Pygmalion of Tyre
|King of Tyre|
|Reign||831 BC – 785 BC|
|Predecessor||Mattan I 840 – 832 BC|
|Born||841 or 843 BC|
|Dynasty||House of Ithobalus (Ithobaal I)|
During Pygmalion's reign, Tyre seems to have shifted the heart of its trading empire from the Middle East to the Mediterranean, as can be judged from the building of new colonies including Kition on Cyprus, Sardinia (see Nora Stone discussion below), and, according to tradition, Carthage. For the story surrounding the founding of Carthage, see Dido.
The English "Pygmalion" comes from the Ancient Greek "Πυγμαλίων" Pugmalíōn. The Greek lemma in turn mostly likely comes from the Phoenician "𐤐𐤏𐤌𐤉𐤕𐤍", transliterated as p‘mytn. Ancient Semitic languages contained a distinct voiced velar fricative (/γ/ sound) which was denoted by a letter called Ayin. However, the letter Ayin more commonly denoted another phoneme, the voiced pharyngeal fricative (/ʕ/), and over time this pronunciation gradually absorbed /γ/ until it was no longer preserved, the only contemporaneous language where this phoneme survives is Arabic as the letter Ghayn. The Ancient Greek lemma was coined before this absorption finalized, thus the original pronunciation of Puġ‘mayyaton was preserved as Pugmalíōn. Pygmalion's name was also sometimes written without the ayin at all, resulting in "𐤐𐤌𐤉𐤉𐤕𐤍" or Pumayyaton.
Inscriptional evidence for Pygmalion
The Nora Stone
A possible reference to Pygmalion is an interpretation of the Nora Stone, found on Sardinia in 1773 and, though its precise finding place has been forgotten, dated by paleographic methods to the 9th century BC. Frank Moore Cross has interpreted the Phoenician inscription on this stone as follows:
[a. He fought (?)]
[b. with the Sardinians (?)]
1. at Tarshish
2. and he drove them out.
3. Among the Sardinians
4. he is [now] at peace,
5. (and) his army is at peace:
6. Milkaton son of
7. Shubna (Shebna), general
8. of (king) Pummay.
In this rendering, Cross has restored the missing top of the tablet (estimated at two lines) based on the content of the rest of the inscription, as referring to a battle that has been fought and won by general Milkaton, son of Shubna, against the Sardinians at the site of TRSS, surely Tarshish; Cross conjectures that Tarshish here "is most easily understood as the name of a refinery town in Sardinia, presumably Nora or an ancient site nearby." He presents evidence that the name PMY ("Pummay") in the last line is a shortened form (hypocoristicon) of the name of Shubna's king, containing only the divine name, a method of shortening “not rare in Phoenician and related Canaanite dialects.”. Since there was only one king of Tyre with this hypocoristicon in the 9th century BC, Cross restores the name to pmy(y)tn or p‘mytn, which is rendered in the Greek tradition as Pygmalion. This interpretation of the Nora Stone provides additional evidence that in the late 9th century BC, Tyre was involved in colonizing the western Mediterranean, lending credence to the establishment of a colony in Carthage in that time frame.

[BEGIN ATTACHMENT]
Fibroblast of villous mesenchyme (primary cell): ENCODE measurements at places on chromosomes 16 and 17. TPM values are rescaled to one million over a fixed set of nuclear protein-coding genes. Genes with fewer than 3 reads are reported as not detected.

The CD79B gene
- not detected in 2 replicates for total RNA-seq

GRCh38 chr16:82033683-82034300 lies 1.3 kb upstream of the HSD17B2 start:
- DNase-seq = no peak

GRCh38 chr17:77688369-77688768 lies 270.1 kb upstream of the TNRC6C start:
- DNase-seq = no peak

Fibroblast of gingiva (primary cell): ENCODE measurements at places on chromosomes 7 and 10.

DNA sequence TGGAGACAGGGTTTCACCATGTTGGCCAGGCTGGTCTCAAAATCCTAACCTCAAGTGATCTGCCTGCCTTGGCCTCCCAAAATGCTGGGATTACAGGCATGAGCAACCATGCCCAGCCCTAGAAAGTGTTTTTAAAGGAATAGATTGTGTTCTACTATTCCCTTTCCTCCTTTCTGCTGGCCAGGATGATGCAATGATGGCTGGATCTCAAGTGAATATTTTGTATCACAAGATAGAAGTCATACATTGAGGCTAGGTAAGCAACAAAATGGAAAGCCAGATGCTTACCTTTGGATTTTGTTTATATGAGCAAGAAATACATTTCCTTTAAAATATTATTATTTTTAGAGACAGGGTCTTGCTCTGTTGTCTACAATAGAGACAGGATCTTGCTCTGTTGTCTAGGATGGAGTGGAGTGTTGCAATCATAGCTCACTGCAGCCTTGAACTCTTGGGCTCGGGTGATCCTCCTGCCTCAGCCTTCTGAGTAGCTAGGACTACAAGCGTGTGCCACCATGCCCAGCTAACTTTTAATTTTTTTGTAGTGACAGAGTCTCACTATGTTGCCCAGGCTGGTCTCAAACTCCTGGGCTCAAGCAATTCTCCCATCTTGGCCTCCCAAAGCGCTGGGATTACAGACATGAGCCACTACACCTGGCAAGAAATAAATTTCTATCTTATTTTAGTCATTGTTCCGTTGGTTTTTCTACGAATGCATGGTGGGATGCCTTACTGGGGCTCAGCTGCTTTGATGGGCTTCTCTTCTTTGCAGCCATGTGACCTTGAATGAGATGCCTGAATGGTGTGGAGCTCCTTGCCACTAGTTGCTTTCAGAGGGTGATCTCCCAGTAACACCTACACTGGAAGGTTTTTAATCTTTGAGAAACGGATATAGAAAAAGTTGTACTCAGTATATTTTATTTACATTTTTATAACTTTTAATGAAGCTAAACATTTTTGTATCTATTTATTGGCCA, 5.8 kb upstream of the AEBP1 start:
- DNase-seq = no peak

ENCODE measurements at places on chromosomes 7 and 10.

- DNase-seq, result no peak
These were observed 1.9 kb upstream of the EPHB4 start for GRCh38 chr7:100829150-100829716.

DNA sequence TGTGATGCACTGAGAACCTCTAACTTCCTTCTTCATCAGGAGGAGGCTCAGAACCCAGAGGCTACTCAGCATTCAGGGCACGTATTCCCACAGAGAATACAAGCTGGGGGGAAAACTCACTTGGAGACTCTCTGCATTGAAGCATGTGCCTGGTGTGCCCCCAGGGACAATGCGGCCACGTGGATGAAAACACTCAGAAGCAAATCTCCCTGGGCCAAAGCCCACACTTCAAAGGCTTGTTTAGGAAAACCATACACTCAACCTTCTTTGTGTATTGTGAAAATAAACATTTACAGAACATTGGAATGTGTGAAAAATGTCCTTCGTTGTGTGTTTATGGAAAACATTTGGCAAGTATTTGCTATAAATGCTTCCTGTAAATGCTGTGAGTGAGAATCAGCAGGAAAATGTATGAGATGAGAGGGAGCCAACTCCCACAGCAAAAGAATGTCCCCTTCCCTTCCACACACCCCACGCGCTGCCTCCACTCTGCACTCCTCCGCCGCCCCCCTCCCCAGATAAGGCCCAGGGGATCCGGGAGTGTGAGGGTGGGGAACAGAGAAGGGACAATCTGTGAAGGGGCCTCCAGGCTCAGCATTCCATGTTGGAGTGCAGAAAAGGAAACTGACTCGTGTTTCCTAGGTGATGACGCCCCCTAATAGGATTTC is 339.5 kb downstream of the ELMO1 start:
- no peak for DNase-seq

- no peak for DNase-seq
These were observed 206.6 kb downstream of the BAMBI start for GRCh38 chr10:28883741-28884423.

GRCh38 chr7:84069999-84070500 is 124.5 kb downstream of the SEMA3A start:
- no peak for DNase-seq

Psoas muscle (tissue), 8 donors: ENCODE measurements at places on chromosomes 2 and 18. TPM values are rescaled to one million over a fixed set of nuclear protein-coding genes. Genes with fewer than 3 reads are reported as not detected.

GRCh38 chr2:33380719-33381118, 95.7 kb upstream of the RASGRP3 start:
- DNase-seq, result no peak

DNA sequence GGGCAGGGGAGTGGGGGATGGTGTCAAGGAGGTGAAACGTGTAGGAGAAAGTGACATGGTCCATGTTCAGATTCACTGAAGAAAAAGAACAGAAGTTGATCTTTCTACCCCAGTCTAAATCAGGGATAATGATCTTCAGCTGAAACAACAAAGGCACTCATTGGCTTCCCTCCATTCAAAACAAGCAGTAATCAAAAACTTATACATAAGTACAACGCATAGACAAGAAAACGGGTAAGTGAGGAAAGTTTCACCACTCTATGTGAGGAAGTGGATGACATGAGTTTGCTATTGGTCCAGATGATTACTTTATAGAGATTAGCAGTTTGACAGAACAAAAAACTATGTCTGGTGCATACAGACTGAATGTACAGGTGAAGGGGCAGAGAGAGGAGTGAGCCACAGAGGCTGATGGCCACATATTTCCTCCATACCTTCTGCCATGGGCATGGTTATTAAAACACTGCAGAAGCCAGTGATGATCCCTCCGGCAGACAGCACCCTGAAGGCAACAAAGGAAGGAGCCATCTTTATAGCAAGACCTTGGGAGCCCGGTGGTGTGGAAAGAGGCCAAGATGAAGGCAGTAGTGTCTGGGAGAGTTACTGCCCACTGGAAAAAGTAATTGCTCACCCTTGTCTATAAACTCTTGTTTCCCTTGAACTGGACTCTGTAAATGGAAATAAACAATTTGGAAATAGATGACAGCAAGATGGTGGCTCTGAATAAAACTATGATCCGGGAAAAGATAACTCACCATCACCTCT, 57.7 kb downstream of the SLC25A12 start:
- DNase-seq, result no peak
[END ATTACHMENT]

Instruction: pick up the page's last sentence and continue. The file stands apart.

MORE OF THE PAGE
Tribute of Balazeros (Baalimanzer) to Shalmaneser III
In 1951, Fuad Safar published a record of tribute from Baa‘li-maanzer, king of Tyre, to Shalmaneser III of Assyria in 841 BC. There followed several studies that attempted to relate this Baa‘li-maanzer to the list of kings given in Menander/Josephus. It was argued, based on philological considerations, that the name as given in the Assyrian text could be matched to a Phoenician Ba‘al-‘azor and the Greek Baal-Eser/Balazeros, a name corresponding to two kings in Menander’s list. The first Balazeros was a son of Hiram I, contemporary of David and Solomon, so this was too early, but the second name referred to the grandfather of Pygmalion and was therefore in the right date range.
Dating of Pygmalion
Pygmalion’s dates, if this citation is to be trusted, are thus dependent on the date of the founding of Carthage. Here ancient classical sources given two possibilities: 825 BC or 814 BC. The 814 date is derived from the Greek historian Timaeus (c. 345-260 BC), and is the more commonly accepted year. The 825 date is taken from the writings of Pompeius Trogus (1st century BC), whose forty-four book Philippic History survives only in abridged form in the works of the Roman historian Justin. In a 1951 article, J. Liver argued that the 825 date has some credibility because, with it, the elapsed time between that date and the start of building of Solomon’s Temple, given as 143 years and 8 months in Menander/Josephus, agrees very closely with the date of approximately 967 BC for the start of Temple construction as derived from 1 Kings 6:1 (fourth year of Solomon) and the date given by most historians for the end of Solomon’s forty-year reign, i.e. 932 or 931 BC. If, however, the starting place is 814 BC, measuring back 143 or 144 years does not agree with this Biblical date.